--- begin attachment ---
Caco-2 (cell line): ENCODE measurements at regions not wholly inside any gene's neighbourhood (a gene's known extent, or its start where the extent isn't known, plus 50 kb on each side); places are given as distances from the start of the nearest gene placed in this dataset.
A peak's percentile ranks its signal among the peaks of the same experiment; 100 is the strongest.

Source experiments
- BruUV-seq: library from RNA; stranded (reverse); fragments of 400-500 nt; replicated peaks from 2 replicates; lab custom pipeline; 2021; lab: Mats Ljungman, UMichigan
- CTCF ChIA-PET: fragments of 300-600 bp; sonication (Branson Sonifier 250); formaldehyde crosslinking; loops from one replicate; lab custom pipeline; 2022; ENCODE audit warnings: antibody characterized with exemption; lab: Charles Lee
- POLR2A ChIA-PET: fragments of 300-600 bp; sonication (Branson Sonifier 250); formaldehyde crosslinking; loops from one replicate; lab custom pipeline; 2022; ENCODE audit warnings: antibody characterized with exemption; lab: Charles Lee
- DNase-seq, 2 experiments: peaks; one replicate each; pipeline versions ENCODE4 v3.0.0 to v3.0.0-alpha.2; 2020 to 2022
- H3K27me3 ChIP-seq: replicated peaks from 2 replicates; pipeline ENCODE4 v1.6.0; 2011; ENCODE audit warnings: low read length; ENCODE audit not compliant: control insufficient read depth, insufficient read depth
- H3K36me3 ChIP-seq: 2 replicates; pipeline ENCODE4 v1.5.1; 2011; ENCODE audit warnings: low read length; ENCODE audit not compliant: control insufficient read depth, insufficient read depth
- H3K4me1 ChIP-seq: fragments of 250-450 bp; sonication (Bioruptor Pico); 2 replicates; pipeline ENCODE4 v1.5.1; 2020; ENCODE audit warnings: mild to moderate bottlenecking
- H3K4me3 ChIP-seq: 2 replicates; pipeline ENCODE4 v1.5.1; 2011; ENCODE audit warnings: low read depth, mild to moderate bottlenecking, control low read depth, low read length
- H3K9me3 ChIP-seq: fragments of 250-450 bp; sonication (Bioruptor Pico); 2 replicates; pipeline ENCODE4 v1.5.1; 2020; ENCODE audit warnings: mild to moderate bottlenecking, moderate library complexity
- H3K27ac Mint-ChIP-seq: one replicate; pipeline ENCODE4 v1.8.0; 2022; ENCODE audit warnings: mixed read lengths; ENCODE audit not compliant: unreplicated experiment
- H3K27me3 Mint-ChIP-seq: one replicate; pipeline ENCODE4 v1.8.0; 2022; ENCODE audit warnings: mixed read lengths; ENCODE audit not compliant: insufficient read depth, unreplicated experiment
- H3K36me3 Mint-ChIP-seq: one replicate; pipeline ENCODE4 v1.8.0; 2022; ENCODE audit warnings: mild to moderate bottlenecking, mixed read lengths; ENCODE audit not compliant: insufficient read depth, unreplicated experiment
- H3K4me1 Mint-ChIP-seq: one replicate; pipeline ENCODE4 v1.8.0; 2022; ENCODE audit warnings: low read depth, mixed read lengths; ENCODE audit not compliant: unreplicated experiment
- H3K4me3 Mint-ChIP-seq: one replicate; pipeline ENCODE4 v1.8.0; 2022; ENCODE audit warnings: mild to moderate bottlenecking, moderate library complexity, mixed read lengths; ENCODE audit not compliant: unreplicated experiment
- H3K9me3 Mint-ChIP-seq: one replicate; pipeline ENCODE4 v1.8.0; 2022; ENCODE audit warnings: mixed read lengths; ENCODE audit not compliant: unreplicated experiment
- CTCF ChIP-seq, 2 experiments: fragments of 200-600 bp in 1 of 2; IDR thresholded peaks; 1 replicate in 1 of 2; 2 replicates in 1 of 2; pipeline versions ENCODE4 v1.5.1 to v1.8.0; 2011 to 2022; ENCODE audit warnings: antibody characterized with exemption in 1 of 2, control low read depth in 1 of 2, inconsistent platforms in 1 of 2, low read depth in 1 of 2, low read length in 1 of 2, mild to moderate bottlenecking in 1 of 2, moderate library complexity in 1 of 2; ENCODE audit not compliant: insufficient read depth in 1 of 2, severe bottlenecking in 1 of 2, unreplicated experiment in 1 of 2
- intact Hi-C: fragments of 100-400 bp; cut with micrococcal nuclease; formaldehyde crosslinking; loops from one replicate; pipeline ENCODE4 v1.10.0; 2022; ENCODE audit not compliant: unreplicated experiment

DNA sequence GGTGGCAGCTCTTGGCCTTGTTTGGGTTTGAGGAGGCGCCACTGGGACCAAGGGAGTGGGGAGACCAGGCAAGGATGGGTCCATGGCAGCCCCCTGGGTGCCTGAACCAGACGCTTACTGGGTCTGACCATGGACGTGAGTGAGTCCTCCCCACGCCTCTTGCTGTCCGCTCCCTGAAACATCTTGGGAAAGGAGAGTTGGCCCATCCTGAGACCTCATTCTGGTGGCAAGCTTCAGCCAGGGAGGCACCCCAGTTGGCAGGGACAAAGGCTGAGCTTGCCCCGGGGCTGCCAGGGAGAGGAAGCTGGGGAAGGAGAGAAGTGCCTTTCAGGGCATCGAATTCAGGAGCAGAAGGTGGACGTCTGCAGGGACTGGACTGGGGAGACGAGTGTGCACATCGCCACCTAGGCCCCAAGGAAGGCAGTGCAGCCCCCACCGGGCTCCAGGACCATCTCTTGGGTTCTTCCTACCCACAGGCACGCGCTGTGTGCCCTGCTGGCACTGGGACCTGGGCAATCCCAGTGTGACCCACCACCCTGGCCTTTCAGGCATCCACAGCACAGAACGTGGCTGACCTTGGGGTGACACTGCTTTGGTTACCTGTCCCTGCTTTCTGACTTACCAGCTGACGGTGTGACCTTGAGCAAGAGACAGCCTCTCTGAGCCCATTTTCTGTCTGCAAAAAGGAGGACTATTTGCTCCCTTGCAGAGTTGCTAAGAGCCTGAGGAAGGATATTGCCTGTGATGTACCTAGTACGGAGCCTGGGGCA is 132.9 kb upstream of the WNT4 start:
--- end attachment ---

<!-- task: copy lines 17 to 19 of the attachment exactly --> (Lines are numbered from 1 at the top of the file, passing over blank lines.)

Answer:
- H3K4me3 Mint-ChIP-seq: one replicate; pipeline ENCODE4 v1.8.0; 2022; ENCODE audit warnings: mild to moderate bottlenecking, moderate library complexity, mixed read lengths; ENCODE audit not compliant: unreplicated experiment
- H3K9me3 Mint-ChIP-seq: one replicate; pipeline ENCODE4 v1.8.0; 2022; ENCODE audit warnings: mixed read lengths; ENCODE audit not compliant: unreplicated experiment
- CTCF ChIP-seq, 2 experiments: fragments of 200-600 bp in 1 of 2; IDR thresholded peaks; 1 replicate in 1 of 2; 2 replicates in 1 of 2; pipeline versions ENCODE4 v1.5.1 to v1.8.0; 2011 to 2022; ENCODE audit warnings: antibody characterized with exemption in 1 of 2, control low read depth in 1 of 2, inconsistent platforms in 1 of 2, low read depth in 1 of 2, low read length in 1 of 2, mild to moderate bottlenecking in 1 of 2, moderate library complexity in 1 of 2; ENCODE audit not compliant: insufficient read depth in 1 of 2, severe bottlenecking in 1 of 2, unreplicated experiment in 1 of 2